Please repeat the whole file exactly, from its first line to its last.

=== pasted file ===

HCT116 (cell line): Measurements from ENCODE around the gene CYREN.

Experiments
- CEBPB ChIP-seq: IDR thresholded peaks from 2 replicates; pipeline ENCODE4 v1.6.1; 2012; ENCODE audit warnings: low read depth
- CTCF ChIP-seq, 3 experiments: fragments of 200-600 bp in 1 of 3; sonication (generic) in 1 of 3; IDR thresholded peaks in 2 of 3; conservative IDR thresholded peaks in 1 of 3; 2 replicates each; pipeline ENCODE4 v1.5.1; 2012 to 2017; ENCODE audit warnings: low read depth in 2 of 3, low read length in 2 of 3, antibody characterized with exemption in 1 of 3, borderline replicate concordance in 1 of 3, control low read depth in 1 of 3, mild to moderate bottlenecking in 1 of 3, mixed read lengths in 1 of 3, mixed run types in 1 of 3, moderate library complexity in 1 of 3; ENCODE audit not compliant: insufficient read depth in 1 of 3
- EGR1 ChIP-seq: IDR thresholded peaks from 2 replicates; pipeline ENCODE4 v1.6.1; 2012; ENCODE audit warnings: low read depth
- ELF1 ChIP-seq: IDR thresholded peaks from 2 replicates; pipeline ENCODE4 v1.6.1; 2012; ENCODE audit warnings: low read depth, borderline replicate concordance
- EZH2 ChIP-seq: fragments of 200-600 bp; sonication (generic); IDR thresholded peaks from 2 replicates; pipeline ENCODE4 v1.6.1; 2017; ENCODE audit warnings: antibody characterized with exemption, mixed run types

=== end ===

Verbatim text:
HCT116 (cell line): Measurements from ENCODE around the gene CYREN.

Experiments
- CEBPB ChIP-seq: IDR thresholded peaks from 2 replicates; pipeline ENCODE4 v1.6.1; 2012; ENCODE audit warnings: low read depth
- CTCF ChIP-seq, 3 experiments: fragments of 200-600 bp in 1 of 3; sonication (generic) in 1 of 3; IDR thresholded peaks in 2 of 3; conservative IDR thresholded peaks in 1 of 3; 2 replicates each; pipeline ENCODE4 v1.5.1; 2012 to 2017; ENCODE audit warnings: low read depth in 2 of 3, low read length in 2 of 3, antibody characterized with exemption in 1 of 3, borderline replicate concordance in 1 of 3, control low read depth in 1 of 3, mild to moderate bottlenecking in 1 of 3, mixed read lengths in 1 of 3, mixed run types in 1 of 3, moderate library complexity in 1 of 3; ENCODE audit not compliant: insufficient read depth in 1 of 3
- EGR1 ChIP-seq: IDR thresholded peaks from 2 replicates; pipeline ENCODE4 v1.6.1; 2012; ENCODE audit warnings: low read depth
- ELF1 ChIP-seq: IDR thresholded peaks from 2 replicates; pipeline ENCODE4 v1.6.1; 2012; ENCODE audit warnings: low read depth, borderline replicate concordance
- EZH2 ChIP-seq: fragments of 200-600 bp; sonication (generic); IDR thresholded peaks from 2 replicates; pipeline ENCODE4 v1.6.1; 2017; ENCODE audit warnings: antibody characterized with exemption, mixed run types